As stated in CrAzE's writeup above, this goes against the spirit of Christmas. If you do glean enough information to figure out your presents, remember to act surprised/excited/happy even if you aren't! You don't want to be considered an ungrateful wretch and left off of everyone's list next year.

The following details methods for non-invasive gift determination.

Normally, the wrapping paper removes our sense of sight or at least dulls it to the point of not being of much use to us. If the wrapping paper happens to be somewhat translucent, it may be possible to view a brightly colored box under bright lights when you press the paper firmly against the box. This is usually a dead give-away as to the contents.

The shape of the item can give much information. This is especially true in the case of books, calendars, modern media such as DVD's and CD's, video games and action figures (or anything in a blister pack.) All of these have fairly distinctive shapes and will allow you to match the potential gift to a requested gift on your wish list. This can even be applied to home electronics or other large toys if you are familiar with the dimensions of the box. Not too many toys come in boxes as large as some of the newer home video game consoles. Stuffed animals are also very distinctively packed and you should be warned of the danger of pressing too much into the open front, tearing the paper, and leaving evidence of tampering. Remember, being non-invasive is our goal.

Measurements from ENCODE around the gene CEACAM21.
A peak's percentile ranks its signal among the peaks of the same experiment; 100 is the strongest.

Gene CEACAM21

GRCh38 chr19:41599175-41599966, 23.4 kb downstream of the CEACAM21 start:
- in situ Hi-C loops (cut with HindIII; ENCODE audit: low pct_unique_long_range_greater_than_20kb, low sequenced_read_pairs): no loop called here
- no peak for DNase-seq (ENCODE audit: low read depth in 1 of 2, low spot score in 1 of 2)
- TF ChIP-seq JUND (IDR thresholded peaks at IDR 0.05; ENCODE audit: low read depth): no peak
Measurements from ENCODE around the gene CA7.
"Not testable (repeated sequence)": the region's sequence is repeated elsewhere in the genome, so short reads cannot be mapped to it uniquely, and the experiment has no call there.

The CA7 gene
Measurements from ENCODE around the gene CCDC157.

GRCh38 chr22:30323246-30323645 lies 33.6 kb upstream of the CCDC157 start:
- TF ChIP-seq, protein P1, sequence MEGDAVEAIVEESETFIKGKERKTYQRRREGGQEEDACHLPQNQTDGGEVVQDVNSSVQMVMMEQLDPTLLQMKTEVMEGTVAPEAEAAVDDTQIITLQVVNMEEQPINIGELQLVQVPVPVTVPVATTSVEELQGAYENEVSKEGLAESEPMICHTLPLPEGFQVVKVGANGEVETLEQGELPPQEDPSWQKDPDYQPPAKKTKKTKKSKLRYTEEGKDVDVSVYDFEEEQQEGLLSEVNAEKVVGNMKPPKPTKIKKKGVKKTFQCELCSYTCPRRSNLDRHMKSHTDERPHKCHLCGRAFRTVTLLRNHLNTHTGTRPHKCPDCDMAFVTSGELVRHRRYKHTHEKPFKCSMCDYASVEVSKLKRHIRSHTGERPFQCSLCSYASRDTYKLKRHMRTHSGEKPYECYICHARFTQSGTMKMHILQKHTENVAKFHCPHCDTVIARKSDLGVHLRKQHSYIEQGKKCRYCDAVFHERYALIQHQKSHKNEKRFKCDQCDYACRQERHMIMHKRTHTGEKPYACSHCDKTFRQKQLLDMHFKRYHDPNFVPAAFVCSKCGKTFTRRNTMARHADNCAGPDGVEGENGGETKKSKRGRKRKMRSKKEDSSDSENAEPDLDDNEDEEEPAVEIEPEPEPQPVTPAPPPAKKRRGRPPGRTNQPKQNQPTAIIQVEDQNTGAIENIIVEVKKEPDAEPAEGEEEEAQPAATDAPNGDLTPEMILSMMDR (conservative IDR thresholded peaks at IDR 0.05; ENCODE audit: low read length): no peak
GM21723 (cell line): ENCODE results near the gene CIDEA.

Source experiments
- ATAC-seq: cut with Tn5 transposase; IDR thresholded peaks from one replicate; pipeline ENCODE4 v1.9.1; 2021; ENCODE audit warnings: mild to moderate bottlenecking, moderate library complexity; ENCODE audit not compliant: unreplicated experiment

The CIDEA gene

By the time you have handled the item, you have an idea of its weight. This can confirm the identity of media or books. Each medium has a particular weight, complicated only by the existence of multi-disc sets. Books are very high density and will be quite heavy for their size. This is especially true for hardcovers.